Sunday, March 20, 2011

Protecting Libyan Civilians, Not Others

By Robert Parry
March 20, 2011

Even if you think that the incipient Libyan civil war was an unfolding humanitarian tragedy that justified some international intervention, it is hard not to take note of the endless double standards and selective outrage that pervade U.S. foreign policy.

Read on.


Morton Kurzweil said...

There are no civilians in warfare. Wars are won or lost when 'civilian' populations are starved into submission or revolt against a political or religious leadership that uses its population for military aggression at the expense of human rights.
There is not one military leader who led a nation to victory without the sacrifice of its citizens to the state.
WW2 might appear to be an exception, but the greatest military victory in history retained colonial influence that is in the current news and the nineteenth century century ideas of manifest destiny and empire building remain the cause of global economic slavery in the name of human rights.

mnv said...

Despite the ambivalence Obama, according to the CM, has shown regarding a US military intervention in Libya's incipient civil war, you say, the fact is; that no amount of it could dispel the belief that the reluctant warrior is in fact a, enabler of the imperialistic designs of the military industrial complex.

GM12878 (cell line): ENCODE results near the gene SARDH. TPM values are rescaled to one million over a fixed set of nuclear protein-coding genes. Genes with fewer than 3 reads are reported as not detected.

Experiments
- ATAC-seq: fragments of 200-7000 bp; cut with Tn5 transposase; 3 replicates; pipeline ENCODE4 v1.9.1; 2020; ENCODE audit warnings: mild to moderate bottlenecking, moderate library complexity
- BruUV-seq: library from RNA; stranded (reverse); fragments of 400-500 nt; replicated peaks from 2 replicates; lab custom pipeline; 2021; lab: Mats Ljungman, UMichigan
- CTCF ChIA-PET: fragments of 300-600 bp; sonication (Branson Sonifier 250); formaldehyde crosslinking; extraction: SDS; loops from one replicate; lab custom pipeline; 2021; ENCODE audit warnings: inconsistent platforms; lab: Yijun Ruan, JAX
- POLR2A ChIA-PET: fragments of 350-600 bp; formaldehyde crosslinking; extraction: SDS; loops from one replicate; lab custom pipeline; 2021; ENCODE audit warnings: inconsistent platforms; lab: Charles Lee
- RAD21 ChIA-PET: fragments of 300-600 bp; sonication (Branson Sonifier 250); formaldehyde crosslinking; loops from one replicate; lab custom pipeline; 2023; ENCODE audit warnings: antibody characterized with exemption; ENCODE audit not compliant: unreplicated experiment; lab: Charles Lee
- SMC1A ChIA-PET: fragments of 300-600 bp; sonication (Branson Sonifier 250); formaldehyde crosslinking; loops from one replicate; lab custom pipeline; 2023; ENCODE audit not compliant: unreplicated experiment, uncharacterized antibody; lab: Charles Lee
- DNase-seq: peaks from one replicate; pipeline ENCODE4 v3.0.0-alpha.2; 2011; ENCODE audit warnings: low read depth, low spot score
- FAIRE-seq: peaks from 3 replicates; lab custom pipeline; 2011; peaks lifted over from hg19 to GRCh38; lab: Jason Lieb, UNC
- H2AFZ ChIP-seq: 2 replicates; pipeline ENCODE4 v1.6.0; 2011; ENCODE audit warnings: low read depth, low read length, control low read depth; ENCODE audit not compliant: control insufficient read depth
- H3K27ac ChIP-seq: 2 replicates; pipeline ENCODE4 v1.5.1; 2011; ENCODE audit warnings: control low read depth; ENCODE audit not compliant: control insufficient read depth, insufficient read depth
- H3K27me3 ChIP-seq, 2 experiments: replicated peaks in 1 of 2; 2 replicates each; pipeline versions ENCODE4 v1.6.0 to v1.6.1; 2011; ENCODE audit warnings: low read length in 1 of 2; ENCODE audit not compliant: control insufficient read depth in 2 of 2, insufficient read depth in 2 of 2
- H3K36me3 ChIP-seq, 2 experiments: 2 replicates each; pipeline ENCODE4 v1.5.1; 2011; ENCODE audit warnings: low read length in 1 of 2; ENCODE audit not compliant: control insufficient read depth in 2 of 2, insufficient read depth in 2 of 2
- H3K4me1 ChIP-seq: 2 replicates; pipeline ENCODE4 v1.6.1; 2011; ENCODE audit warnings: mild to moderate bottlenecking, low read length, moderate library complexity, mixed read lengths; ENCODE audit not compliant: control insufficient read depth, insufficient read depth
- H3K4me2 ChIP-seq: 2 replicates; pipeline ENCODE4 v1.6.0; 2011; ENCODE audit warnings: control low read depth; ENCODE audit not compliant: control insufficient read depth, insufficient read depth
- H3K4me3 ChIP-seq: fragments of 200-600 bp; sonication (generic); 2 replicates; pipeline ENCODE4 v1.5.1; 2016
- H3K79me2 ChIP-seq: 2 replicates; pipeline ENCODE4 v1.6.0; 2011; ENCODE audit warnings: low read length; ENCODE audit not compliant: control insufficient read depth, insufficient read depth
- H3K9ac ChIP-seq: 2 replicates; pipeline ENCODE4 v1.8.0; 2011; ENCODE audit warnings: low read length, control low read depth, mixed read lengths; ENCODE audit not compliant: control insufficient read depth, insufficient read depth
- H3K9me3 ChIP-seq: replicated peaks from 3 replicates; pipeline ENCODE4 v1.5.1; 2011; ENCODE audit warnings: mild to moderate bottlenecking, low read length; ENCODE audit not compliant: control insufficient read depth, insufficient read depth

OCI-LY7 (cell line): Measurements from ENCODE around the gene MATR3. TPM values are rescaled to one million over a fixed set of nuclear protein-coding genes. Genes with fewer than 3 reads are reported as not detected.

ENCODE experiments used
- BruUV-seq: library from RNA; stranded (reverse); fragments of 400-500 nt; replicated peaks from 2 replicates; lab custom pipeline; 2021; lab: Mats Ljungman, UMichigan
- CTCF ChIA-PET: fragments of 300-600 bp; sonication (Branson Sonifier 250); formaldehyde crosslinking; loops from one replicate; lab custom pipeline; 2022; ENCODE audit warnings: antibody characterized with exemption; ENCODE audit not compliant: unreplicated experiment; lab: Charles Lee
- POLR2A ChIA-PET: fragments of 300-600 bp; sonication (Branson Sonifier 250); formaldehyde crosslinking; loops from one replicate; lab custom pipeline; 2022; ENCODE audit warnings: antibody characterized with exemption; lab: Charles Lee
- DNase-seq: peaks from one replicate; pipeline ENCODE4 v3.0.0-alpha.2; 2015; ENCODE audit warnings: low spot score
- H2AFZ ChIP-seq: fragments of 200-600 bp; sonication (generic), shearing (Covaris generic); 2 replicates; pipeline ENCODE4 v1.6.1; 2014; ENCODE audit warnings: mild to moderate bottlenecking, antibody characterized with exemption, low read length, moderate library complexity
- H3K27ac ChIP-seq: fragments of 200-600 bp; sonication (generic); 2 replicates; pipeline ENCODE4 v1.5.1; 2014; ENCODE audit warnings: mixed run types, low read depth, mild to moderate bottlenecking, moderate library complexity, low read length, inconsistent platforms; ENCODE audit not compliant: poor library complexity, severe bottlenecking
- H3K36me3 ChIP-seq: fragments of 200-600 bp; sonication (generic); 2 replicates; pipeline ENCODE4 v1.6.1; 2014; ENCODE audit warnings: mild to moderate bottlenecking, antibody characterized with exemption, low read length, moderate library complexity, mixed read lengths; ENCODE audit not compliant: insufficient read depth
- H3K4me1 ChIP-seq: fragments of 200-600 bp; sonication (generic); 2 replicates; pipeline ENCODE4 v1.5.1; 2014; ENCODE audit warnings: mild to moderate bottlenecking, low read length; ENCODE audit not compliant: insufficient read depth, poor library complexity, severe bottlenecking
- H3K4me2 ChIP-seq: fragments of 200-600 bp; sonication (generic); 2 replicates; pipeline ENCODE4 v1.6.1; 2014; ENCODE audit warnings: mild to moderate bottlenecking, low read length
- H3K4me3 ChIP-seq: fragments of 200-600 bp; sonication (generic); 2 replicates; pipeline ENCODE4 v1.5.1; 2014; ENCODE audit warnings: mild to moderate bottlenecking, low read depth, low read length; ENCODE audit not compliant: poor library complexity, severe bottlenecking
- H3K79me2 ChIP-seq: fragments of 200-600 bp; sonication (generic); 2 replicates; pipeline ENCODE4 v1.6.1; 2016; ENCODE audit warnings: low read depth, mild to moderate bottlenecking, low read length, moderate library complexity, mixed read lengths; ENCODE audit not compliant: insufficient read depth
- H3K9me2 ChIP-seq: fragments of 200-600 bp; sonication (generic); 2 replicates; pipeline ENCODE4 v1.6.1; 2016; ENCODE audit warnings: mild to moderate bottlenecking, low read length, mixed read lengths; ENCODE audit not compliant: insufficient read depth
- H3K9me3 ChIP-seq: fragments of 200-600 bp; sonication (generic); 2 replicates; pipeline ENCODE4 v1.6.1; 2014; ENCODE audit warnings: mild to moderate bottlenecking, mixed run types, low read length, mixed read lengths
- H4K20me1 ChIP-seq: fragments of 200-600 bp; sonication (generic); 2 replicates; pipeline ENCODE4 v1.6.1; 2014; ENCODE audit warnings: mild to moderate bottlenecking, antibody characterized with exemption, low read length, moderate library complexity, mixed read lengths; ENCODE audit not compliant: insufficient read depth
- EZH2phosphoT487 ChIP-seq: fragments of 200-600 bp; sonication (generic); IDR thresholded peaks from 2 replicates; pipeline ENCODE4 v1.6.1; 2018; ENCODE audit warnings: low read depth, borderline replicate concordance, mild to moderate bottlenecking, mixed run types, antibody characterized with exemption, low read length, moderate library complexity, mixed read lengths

Anonymous said...

We are NOT protecting Libyan civilians, we ARE using the opportunity created by the courage of those civilians to protect and enhance our access to OUR (effin') oil which happens to be under their sand.

John Puma

J. Tyler Ballance said...

Given that a "no fly" zone is an act of war, and only Congress has the power to declare war, then,

WHY has Obama not been impeached for this obvious abuse of Executive power?

Americans MUST NOT tolerate Presidents from either Party who will abuse the Constitution, especially by waging unauthorized wars.

Ethan Allen Speaks said...

As usual Robert, your voice of reason is informed by the factual assessment of recent history, not the jingoistic propaganda and revisionism of the incurious and unwitting.
Hopefully this recent adventure will not metastasize into yet another unilateral exercise. Our government needs to insist that both the material costs and human effort are equitably shared by all governments allied in the protection of the civilian Libyan population. In my opinion this would be a perfect opportunity to ban all the sale and shipping of weapons and military equipment to Libya and its fellow traveler regimes in the region.